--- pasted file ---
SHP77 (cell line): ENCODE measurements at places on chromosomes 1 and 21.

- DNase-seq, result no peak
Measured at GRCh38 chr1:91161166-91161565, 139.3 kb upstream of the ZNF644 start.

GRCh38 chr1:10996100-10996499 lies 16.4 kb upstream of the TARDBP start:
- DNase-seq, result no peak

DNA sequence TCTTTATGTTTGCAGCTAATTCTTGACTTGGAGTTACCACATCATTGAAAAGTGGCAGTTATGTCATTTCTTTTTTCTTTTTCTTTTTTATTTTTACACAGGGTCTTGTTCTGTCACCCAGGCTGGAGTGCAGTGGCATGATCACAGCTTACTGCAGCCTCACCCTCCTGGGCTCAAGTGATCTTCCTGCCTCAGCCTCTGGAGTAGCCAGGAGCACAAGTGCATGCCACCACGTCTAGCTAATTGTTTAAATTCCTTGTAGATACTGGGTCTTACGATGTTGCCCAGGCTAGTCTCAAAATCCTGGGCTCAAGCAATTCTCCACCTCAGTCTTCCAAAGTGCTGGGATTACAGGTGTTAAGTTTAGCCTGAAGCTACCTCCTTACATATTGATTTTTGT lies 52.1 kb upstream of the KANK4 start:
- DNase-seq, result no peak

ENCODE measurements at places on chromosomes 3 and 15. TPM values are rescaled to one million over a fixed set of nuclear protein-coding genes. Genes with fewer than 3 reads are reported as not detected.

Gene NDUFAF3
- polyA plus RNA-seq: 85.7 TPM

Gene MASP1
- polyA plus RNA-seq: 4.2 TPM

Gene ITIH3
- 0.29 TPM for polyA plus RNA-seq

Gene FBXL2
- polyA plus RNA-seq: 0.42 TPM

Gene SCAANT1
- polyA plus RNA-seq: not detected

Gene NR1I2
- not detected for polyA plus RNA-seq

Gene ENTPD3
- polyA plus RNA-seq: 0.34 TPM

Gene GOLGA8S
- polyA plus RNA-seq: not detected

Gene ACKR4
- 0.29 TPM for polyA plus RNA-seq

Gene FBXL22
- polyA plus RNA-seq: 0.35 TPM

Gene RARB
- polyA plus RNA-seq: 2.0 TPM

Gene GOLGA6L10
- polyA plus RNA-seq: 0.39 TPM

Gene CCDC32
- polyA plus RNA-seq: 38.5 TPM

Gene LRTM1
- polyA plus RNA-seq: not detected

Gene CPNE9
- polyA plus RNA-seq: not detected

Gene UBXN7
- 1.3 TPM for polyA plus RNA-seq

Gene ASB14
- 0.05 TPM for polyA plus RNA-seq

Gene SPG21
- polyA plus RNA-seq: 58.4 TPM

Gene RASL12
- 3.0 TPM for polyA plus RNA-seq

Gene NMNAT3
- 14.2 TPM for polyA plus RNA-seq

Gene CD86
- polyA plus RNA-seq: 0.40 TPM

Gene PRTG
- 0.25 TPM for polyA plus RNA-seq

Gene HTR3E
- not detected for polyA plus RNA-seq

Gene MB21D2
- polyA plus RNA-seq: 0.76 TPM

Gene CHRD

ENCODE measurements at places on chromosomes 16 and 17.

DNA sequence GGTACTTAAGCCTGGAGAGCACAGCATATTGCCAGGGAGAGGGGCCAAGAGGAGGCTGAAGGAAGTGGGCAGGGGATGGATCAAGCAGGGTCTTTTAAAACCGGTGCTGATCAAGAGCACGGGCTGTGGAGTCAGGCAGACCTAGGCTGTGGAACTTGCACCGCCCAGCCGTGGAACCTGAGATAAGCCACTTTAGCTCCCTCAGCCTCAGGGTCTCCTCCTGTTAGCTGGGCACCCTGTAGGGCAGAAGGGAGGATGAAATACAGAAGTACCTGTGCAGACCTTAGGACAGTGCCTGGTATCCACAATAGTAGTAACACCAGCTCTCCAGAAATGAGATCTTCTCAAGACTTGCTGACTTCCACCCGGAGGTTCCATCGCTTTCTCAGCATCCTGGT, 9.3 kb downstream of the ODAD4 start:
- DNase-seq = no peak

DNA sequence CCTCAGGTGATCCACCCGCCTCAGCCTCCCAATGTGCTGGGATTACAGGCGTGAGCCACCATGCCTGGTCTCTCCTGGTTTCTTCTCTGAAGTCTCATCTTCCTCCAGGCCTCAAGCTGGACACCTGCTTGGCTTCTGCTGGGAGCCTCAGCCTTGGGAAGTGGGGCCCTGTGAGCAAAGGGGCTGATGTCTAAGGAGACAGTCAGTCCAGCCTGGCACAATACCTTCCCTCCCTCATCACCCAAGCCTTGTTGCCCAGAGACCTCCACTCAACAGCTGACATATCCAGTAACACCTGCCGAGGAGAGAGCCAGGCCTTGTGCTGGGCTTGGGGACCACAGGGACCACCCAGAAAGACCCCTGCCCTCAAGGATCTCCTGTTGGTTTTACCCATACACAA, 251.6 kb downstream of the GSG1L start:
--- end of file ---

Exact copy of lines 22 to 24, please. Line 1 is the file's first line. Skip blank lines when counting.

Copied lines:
- polyA plus RNA-seq: 0.34 TPM

Gene GOLGA8S
- polyA plus RNA-seq: not detected